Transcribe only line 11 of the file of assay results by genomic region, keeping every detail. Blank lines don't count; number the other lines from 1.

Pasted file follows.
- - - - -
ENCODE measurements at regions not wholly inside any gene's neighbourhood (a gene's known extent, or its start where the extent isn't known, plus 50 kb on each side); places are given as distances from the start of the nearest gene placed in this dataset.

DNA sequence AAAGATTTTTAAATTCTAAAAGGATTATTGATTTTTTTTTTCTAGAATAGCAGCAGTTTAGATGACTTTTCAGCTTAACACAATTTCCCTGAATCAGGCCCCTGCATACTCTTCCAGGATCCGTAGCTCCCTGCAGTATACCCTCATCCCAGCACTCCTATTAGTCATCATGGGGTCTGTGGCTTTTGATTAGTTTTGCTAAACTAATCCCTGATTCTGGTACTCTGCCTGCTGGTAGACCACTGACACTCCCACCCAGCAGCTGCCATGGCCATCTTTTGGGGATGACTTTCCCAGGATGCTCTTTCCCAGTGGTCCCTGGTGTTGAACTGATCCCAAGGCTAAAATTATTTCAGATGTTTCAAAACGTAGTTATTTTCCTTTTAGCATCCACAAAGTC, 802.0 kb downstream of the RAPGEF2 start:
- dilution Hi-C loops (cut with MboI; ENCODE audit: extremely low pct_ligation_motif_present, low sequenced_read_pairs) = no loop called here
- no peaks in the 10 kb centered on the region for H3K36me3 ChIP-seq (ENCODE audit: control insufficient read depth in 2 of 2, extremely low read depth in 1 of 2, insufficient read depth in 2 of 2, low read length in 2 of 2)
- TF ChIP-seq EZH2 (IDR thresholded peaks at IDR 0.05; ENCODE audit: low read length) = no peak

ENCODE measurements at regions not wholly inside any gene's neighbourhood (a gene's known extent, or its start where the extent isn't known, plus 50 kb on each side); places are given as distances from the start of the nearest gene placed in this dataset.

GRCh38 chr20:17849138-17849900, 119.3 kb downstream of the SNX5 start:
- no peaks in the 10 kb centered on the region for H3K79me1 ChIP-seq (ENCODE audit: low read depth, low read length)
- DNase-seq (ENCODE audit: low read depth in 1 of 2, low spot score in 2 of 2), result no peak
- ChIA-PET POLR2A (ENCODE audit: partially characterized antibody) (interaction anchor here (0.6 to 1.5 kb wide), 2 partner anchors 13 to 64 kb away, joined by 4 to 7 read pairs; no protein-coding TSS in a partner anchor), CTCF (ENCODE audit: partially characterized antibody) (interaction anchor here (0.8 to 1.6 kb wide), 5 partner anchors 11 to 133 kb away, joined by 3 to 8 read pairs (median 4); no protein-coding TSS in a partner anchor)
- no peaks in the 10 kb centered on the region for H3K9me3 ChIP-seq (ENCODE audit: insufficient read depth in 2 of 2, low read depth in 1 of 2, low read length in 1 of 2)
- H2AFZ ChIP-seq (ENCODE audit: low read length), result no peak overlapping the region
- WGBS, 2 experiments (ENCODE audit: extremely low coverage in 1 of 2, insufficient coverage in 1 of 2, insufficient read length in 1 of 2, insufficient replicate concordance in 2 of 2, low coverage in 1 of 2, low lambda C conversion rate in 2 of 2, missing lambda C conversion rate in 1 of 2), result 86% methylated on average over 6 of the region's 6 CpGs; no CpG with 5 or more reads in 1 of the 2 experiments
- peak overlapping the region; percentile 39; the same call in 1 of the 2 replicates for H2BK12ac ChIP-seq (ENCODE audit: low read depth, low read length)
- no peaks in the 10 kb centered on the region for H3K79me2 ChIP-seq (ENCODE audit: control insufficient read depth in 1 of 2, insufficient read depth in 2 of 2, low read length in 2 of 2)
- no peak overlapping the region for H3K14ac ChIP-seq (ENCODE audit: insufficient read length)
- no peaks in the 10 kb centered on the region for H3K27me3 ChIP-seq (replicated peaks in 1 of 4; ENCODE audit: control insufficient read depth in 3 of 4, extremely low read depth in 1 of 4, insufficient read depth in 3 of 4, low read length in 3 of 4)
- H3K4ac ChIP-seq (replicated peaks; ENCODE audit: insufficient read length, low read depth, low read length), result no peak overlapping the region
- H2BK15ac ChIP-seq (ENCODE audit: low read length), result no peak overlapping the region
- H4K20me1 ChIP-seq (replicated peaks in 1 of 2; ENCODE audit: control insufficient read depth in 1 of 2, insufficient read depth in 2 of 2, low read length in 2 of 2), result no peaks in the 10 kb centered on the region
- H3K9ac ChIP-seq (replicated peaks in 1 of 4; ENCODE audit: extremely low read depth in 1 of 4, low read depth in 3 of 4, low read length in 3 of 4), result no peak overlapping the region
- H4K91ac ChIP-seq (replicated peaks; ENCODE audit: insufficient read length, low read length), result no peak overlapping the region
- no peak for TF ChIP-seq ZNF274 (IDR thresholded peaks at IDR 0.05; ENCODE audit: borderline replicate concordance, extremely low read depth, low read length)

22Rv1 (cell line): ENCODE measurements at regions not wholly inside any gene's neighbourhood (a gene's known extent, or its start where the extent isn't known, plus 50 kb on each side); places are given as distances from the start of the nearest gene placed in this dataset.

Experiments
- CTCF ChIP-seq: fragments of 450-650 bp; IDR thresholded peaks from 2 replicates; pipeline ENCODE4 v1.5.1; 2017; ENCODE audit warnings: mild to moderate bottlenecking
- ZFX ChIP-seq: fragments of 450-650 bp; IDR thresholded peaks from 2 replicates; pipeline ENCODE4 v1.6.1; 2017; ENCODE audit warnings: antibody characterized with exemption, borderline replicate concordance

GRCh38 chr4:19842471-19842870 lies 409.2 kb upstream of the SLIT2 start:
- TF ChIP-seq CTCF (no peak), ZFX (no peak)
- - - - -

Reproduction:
- no peaks in the 10 kb centered on the region for H3K9me3 ChIP-seq (ENCODE audit: insufficient read depth in 2 of 2, low read depth in 1 of 2, low read length in 1 of 2)